My long-term career goal is to become an independent researcher focusing on cancer screening for people with intellectual disabilities. My immediate goal is to begin with a mentored K07 project on mammography in women with intellectual disabilities. My proposed K07 uses mixed methods to learn more about the cancer screening behaviors of women with ID and apply that knowledge to a feasibility study of an intervention, while simultaneously expanding my education in behavioral theory, qualitative research, and intervention planning. The proposal consists of three projects: the first, a secondary data analysis, will identify the characteristics of women with intellectual disabilities and the systems of care that are associated with completion of mammograms (Aim 1). The second, a qualitative analysis, will develop hypotheses on barriers and obstacles to screening and preferred methods to overcome them, using the context of the ecological and transtheoretical models (Aim 2). The information from these two projects will be used to inform the third project, a feasibility study of an intervention to increase mammography screening in women with ID (Aim 3) which is based on some of the elements of the Patient Navigator Research Program (PNRP).
These aims will further my investigative training and help me transition to a research career in cancer prevention and control, focusing on the unique cancer screening needs of this special population. Improving selected health benchmarks and access to care for people with ID has been a major goal of Healthy People 2010 and Closing the Gap. An important area targeted for improvement is preventive care and the early detection of disease. As people with intellectual disabilities live longer, it is important to emphasize screening and prevention, with an eye toward early detection and treatment, for several reasons: first, to improve quality and duration of life;second, to ensure that people with intellectual disabilities are receiving quality care in the community;third, to limit the resources spent on hospitalization and tertiary care of previously undiagnosed conditions;and fourth, to decrease health disparities for this growing, aging, and underserved segment of our U.S. population.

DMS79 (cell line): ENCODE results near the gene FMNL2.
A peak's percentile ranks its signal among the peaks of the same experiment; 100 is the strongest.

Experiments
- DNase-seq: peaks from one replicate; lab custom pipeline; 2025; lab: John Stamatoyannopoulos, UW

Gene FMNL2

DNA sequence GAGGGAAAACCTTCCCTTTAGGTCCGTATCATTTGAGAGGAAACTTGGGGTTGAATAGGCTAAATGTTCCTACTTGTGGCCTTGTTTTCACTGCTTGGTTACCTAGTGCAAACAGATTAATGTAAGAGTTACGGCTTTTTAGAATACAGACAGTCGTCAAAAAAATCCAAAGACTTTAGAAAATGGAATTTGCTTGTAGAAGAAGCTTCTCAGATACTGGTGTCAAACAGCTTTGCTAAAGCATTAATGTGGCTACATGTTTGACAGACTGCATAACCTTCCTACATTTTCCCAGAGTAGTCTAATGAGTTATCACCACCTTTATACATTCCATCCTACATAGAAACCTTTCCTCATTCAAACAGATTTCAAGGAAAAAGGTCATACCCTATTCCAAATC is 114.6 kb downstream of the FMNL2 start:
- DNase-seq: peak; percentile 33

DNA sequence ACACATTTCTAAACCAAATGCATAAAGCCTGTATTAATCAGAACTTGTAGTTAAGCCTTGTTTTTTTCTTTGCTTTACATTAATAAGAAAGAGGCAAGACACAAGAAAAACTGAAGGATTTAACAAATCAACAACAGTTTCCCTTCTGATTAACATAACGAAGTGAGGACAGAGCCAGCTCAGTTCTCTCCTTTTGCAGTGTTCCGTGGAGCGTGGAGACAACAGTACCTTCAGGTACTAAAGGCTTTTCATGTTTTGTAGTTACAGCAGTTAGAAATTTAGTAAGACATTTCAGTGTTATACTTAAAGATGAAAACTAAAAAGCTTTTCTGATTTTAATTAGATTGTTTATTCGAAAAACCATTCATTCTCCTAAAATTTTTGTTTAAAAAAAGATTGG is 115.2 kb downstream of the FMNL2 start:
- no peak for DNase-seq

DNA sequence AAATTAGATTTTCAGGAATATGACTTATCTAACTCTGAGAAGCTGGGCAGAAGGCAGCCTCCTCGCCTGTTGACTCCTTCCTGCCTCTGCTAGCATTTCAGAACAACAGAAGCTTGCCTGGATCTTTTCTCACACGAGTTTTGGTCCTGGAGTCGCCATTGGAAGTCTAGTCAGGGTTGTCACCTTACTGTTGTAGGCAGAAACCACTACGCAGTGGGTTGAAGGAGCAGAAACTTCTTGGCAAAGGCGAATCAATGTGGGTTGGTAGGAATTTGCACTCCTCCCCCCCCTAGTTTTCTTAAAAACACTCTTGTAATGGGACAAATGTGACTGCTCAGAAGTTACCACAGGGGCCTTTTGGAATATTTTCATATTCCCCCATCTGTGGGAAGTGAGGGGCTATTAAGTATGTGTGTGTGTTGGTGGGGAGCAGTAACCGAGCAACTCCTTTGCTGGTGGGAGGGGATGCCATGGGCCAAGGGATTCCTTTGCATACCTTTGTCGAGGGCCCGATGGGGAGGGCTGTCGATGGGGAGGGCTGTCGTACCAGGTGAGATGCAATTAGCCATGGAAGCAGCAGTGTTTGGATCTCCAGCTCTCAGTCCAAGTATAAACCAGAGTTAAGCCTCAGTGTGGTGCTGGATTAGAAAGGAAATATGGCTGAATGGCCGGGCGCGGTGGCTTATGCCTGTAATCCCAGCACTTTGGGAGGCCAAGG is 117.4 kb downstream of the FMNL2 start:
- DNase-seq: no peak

About 8 million people with ID currently live in the US, and they live to an average age of 66. There has been very little research to date regarding the diminished uptake of cancer screening by this population. It is important to take initial steps toward improving cancer screening rates in order to reduce morbidity, mortality and cost associated with late detection of treatable cancers for these patients.
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|Greenwood, Nechama W; Dreyfus, Deborah; Wilkinson, Joanne (2014) More than just a mammogram: breast cancer screening perspectives of relatives of women with intellectual disability. Intellect Dev Disabil 52:444-55|
|Greenwood, Nechama W; Wang, Claire Tienwey; Bowen, Deborah et al. (2014) Testing the feasibility of a DVD-based intervention to promote preparedness for mammography in women with intellectual disabilities. J Cancer Educ 29:99-105|
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|Wilkinson, Joanne E; Culpepper, Larry (2011) Associations between colorectal cancer screening and glycemic control in people with diabetes, Boston, Massachusetts, 2005-2010. Prev Chronic Dis 8:A82|
|Wilkinson, Joanne E; Deis, Cristina E; Bowen, Deborah J et al. (2011) 'It's easier said than done': perspectives on mammography from women with intellectual disabilities. Ann Fam Med 9:142-7|
|Wilkinson, Joanne E; Lauer, Emily; Freund, Karen M et al. (2011) Determinants of mammography in women with intellectual disabilities. J Am Board Fam Med 24:693-703|